An Uruguay team that seemed stagnant for so long, is now enjoying a new lease of life after an international week when the youth got a chance 


In an international break that has decided the World Cup fate of so many countries, Uruguay faced no stress as they – uncharacteristically – had already secured their ticket to Russia 2018 via direct qualification. So, without pressure, the country started preparing for football’s biggest showpiece with friendlies against Poland and Austria on European soil.

Uruguay manager Óscar Tabárez came into this FIFA date, looking for “valuable conclusions”. Over the last few matches, the 70-year-old has been able to rejuvenate the squad and has made Uruguay a different side than before.

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The usual highly-structured 4-4-2 formation, which focuses on giving up possession to punish opponents on the break was changed into a 4-3-1-2 for the final World Cup qualifier against Bolivia. A midfield three of Valverde, Bentancur, and the slightly more experienced Matías Vecino with De Arrascaeta just in front of them, functioning as the link between midfield and attack, was given a shot in that game and it looks like being the way going forward. The midfield provides tactical knowledge, work ethic, and ball retention and adds some extra quality in possession.

In the matches against Poland and Austria, even more, upcoming players were integrated into the Uruguay team as Gastón Pereiro, Mauricio Lemos, Maxi Gómez, and Guillermo Varela were all handed their senior Uruguay debuts.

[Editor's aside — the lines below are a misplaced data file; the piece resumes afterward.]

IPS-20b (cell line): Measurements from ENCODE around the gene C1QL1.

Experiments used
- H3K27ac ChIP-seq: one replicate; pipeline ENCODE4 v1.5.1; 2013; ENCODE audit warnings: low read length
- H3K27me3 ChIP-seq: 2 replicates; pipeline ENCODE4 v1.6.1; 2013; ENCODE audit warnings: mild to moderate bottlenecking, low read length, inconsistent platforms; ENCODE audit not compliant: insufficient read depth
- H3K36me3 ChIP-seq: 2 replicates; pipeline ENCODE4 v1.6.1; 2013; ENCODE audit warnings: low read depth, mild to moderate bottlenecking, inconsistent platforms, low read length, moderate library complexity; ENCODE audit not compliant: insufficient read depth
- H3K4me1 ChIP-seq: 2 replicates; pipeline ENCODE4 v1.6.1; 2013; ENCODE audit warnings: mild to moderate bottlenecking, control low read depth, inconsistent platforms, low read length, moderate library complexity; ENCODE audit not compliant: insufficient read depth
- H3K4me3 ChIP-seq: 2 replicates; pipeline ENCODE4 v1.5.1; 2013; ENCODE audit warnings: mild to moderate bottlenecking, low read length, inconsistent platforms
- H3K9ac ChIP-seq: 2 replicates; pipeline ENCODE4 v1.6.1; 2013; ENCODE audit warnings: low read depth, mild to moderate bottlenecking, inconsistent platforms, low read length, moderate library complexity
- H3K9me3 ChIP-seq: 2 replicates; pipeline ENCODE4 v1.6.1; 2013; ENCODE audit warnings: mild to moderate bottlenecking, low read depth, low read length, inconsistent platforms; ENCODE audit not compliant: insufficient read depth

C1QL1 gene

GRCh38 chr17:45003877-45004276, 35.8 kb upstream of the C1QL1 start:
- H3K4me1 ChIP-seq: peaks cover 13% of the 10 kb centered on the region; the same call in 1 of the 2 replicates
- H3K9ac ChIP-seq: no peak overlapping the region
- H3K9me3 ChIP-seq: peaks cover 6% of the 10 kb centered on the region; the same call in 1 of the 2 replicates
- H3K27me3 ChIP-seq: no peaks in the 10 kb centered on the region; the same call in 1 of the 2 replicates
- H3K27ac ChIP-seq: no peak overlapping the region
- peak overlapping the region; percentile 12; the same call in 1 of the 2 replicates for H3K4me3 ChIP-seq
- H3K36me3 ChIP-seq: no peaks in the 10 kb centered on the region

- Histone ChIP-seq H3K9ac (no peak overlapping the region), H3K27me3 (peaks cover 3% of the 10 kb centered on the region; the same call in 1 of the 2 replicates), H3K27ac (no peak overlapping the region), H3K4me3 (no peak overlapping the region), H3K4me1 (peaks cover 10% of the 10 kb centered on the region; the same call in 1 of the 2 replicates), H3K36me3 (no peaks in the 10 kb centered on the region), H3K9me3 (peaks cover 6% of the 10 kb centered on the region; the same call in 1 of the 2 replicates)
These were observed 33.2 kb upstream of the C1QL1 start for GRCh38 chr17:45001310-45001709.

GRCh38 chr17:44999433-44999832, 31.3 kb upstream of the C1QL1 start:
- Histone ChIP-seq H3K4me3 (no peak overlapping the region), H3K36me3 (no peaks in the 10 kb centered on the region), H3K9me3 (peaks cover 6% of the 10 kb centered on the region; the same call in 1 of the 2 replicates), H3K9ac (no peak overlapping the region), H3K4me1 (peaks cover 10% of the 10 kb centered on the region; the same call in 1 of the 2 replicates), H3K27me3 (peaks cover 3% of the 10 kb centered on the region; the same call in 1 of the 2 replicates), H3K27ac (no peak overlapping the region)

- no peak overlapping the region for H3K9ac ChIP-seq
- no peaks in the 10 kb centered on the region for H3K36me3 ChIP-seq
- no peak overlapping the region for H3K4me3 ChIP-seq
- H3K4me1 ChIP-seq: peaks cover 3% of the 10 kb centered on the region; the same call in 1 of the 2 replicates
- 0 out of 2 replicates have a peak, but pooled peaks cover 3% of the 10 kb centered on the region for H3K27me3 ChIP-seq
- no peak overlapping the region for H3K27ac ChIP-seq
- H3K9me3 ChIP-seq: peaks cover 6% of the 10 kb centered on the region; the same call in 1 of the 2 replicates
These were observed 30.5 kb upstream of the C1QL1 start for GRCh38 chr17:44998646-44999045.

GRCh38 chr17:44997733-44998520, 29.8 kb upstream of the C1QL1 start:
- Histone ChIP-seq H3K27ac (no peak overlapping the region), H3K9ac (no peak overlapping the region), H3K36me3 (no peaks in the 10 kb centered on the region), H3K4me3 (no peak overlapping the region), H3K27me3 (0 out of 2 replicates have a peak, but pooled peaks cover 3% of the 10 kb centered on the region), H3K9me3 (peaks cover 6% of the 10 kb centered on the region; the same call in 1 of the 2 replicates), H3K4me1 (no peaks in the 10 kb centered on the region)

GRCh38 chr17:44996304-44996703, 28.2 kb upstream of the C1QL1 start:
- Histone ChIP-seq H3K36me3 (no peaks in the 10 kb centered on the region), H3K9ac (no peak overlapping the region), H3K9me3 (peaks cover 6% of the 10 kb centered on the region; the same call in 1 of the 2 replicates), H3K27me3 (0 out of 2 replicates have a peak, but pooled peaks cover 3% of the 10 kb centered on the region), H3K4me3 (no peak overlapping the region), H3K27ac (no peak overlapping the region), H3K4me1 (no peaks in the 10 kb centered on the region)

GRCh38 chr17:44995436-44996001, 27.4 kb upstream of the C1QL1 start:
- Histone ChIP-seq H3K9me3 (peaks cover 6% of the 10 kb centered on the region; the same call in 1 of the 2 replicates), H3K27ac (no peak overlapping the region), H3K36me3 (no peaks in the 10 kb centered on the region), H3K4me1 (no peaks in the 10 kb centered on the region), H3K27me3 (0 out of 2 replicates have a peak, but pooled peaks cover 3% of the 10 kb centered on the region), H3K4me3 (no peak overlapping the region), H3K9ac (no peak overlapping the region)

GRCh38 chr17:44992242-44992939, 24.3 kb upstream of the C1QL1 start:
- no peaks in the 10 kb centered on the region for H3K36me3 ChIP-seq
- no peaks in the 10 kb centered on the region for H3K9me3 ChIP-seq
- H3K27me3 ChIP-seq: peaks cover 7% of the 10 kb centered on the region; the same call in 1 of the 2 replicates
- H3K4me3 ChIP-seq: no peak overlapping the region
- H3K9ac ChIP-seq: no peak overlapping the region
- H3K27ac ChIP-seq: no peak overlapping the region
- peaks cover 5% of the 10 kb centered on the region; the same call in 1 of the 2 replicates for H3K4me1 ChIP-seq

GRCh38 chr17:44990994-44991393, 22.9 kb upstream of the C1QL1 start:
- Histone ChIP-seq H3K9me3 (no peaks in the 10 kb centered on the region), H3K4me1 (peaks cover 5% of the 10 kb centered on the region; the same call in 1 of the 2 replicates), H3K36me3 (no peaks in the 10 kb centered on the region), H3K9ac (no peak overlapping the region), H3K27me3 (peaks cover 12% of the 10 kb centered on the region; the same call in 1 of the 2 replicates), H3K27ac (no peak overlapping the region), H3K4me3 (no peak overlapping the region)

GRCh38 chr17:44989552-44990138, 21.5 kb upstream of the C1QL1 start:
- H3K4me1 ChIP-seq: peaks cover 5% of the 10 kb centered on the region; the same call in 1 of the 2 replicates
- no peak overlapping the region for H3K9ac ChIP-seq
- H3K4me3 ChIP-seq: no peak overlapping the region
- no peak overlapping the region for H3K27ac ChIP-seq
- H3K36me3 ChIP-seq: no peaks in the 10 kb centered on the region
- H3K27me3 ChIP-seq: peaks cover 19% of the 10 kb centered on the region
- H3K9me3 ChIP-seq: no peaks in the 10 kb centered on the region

The new-look La Celeste continued to handle the ball well, something the side lacked with the likes of Egidio Arévalo Rios and Álvaro González in the starting eleven.

Despite all of that, Uruguay’s results against European opposition in this international break were disappointing as they drew with Poland (0-0) and lost to Austria (2-1). However, not too much importance should be given to it.

Tabárez is clearly looking for his best team and has had the chance to garner some useful information on his squad. Guillermo Varela, for example, did a decent job on his Uruguay debut and has clearly surpassed Maxi Pereira – his competitor for the right-back spot. Mauricio Lemos has also done a good job in convincing Tabárez that he deserves to be in the squad with a solid performance against Poland.

With Varela and Lemos emerging as good defensive options, Uruguay’s midfield is not doing too badly either as this Uruguay side is undergoing a clear transformation in the middle of the pitch. In defense with Godín, Giménez, Cáceres and Muslera and in attack with Suárez and Cavani, Uruguay always had that extra quality they could rely on but the midfield was non-existent.

Uruguay had no players that could hold onto the ball in midfield and it increased the tendency to pass long balls into Cavani and especially Suárez, looking for a piece of brilliance from the hitman from Salto. Now, Uruguay actually put together good fluid attacks. Uruguay’s current midfield options allow the side to play the right way when in possession without losing the Garra Charrúa-spirit.


Over these upcoming months, this Uruguay side will only grow as the younger individuals mature at their clubs. After some more friendlies in March and June, Uruguay will be shaping itself into a side that will be a threat to Russia. I have no doubts.

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